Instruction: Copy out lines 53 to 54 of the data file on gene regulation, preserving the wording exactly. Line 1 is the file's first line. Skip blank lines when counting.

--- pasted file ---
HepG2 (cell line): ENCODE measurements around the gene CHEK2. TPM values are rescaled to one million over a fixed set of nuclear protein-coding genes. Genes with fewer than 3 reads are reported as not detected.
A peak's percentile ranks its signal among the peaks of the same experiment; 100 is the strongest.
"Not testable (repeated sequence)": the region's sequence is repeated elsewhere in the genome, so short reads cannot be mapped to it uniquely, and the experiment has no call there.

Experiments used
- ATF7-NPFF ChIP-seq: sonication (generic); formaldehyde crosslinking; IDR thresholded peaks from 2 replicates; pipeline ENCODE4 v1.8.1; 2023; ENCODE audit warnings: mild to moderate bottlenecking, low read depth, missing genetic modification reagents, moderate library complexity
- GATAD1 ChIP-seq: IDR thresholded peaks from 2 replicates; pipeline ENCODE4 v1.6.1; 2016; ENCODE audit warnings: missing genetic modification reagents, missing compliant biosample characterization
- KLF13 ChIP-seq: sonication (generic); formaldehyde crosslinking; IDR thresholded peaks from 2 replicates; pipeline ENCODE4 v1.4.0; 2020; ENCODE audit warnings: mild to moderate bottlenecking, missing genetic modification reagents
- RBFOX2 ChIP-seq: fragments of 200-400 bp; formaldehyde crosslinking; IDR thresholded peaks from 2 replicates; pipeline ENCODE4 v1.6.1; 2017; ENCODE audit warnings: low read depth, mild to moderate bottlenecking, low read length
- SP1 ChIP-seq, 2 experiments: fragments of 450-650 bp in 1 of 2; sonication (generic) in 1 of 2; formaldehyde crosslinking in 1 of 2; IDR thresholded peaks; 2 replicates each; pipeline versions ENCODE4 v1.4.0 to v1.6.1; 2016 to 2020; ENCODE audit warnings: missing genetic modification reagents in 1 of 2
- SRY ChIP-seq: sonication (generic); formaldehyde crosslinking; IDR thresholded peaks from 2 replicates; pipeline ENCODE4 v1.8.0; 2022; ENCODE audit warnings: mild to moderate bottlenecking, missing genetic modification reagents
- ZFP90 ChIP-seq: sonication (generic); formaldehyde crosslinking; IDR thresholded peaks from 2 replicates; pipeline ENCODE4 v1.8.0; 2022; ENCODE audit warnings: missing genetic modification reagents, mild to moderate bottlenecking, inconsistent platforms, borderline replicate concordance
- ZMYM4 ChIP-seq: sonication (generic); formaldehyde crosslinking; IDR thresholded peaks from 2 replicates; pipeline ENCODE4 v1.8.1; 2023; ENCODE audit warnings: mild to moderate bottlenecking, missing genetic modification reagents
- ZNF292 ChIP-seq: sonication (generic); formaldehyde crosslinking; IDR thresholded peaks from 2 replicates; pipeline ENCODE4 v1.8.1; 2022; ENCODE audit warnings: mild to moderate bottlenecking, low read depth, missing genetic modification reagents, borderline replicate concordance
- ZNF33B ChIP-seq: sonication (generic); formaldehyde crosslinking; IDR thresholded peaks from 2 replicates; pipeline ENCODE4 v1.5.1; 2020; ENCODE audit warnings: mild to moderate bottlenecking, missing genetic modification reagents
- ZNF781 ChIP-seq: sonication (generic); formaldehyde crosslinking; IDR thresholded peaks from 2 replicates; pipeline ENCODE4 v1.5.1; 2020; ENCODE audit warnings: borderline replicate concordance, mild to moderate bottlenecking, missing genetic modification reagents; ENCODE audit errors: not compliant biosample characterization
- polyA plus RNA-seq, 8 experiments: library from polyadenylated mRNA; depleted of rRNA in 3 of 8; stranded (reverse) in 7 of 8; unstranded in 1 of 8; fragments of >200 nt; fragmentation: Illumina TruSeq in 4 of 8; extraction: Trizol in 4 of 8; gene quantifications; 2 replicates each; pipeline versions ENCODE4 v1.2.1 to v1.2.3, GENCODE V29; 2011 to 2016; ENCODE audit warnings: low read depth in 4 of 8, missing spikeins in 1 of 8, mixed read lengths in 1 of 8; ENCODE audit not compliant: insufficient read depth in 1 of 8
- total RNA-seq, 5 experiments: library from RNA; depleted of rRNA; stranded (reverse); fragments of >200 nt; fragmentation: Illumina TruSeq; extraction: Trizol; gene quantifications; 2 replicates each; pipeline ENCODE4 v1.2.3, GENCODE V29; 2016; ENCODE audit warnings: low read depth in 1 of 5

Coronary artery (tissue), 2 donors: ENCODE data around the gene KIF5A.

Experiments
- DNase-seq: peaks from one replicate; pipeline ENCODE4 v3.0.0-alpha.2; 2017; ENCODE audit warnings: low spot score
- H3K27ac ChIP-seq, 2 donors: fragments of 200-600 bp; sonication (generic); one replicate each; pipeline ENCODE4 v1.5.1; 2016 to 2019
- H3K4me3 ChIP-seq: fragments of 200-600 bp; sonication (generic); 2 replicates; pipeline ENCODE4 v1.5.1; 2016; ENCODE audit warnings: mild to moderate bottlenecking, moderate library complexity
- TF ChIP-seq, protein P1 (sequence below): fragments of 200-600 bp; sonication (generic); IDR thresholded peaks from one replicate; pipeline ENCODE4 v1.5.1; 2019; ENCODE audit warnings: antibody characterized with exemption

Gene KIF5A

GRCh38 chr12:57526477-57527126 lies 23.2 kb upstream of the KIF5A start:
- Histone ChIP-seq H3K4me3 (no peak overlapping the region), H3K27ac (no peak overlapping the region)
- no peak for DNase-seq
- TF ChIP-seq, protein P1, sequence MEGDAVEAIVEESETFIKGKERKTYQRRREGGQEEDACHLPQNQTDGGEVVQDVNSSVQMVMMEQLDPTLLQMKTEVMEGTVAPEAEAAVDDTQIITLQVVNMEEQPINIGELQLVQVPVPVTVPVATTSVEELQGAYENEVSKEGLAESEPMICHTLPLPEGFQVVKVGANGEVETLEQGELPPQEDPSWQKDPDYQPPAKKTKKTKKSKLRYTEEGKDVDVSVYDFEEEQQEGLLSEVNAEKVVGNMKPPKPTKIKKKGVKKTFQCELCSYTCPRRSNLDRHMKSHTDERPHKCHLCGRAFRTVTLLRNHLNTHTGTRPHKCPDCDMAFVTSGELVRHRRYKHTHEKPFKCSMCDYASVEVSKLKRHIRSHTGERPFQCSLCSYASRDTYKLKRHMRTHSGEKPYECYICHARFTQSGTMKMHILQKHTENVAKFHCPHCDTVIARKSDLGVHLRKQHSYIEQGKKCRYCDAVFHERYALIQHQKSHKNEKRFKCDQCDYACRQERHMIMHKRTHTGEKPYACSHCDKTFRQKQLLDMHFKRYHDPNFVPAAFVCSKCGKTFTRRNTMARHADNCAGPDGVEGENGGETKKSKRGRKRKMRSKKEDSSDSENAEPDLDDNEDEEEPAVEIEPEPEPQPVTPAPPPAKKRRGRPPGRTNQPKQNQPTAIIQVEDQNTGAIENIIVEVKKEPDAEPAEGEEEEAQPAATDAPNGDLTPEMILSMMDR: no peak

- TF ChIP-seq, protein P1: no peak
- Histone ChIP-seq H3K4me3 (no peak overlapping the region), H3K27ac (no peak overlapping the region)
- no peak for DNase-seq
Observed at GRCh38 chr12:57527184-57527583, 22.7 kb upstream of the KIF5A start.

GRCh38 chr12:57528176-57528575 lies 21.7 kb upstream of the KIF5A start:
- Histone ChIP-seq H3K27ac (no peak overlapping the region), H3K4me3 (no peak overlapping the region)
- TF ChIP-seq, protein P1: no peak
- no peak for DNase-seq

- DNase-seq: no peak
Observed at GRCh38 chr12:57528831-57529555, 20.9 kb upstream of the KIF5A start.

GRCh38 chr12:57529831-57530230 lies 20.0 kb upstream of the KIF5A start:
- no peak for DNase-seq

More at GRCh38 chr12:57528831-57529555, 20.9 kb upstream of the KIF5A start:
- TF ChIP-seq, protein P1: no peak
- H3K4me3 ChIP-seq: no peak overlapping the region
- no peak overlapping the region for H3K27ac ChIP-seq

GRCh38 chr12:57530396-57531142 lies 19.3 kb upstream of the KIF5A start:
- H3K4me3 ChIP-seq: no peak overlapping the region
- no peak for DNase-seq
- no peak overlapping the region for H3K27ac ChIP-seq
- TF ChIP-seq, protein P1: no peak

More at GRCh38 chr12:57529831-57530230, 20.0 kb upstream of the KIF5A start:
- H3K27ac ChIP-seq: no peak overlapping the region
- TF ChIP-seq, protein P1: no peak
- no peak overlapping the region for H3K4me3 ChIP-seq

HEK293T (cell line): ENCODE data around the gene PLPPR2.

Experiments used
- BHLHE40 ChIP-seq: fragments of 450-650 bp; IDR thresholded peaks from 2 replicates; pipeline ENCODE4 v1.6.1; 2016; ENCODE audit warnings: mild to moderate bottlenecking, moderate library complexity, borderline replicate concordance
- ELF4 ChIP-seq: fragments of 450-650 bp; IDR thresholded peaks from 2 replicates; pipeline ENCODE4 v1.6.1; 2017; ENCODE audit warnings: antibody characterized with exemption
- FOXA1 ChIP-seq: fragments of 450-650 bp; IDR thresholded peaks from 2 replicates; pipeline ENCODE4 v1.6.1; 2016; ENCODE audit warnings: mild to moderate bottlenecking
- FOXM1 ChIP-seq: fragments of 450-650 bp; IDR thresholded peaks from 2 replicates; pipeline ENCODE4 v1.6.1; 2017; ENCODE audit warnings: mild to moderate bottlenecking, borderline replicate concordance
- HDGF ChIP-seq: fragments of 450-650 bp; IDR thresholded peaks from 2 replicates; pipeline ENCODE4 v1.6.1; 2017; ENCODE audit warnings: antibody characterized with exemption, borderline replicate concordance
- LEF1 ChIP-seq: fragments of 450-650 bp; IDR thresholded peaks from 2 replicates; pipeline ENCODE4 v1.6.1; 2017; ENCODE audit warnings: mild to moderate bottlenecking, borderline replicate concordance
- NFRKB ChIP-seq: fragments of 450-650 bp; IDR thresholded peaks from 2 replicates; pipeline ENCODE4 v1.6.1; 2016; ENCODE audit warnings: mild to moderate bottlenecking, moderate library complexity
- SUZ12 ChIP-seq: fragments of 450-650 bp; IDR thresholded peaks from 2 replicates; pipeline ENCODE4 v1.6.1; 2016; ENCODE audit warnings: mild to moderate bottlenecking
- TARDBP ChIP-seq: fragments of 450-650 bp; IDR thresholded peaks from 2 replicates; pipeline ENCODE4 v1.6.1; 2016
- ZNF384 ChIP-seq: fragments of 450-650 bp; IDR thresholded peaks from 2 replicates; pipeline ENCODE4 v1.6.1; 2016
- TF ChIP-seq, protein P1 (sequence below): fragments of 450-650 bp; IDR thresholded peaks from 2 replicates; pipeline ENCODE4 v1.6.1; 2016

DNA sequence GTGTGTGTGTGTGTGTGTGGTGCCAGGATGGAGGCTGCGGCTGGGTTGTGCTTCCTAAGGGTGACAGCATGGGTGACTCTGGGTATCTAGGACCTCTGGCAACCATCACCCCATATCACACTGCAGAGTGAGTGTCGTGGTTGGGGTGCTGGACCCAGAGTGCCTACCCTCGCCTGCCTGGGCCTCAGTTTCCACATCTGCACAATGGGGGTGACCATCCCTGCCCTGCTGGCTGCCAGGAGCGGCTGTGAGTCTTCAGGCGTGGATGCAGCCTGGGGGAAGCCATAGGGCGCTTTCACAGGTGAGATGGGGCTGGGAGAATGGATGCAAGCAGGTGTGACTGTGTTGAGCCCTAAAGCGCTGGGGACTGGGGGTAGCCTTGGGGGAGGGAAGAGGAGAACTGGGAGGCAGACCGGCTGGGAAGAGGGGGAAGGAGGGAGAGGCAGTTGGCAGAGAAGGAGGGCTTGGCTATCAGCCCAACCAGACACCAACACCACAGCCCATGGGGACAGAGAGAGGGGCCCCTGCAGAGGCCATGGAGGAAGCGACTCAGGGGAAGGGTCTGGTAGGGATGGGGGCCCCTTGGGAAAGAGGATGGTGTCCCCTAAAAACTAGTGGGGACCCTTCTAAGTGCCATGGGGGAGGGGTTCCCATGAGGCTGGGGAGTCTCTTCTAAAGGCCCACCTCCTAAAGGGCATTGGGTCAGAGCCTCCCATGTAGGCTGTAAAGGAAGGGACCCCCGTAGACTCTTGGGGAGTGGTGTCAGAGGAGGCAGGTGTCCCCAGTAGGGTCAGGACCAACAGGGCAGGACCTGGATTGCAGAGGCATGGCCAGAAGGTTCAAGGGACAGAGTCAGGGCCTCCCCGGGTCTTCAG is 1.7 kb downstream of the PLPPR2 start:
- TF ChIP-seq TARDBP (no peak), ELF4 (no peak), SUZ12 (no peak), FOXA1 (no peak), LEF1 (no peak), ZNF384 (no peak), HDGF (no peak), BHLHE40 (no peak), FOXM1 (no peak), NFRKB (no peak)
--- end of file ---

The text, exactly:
- no peak overlapping the region for H3K4me3 ChIP-seq

HEK293T (cell line): ENCODE data around the gene PLPPR2.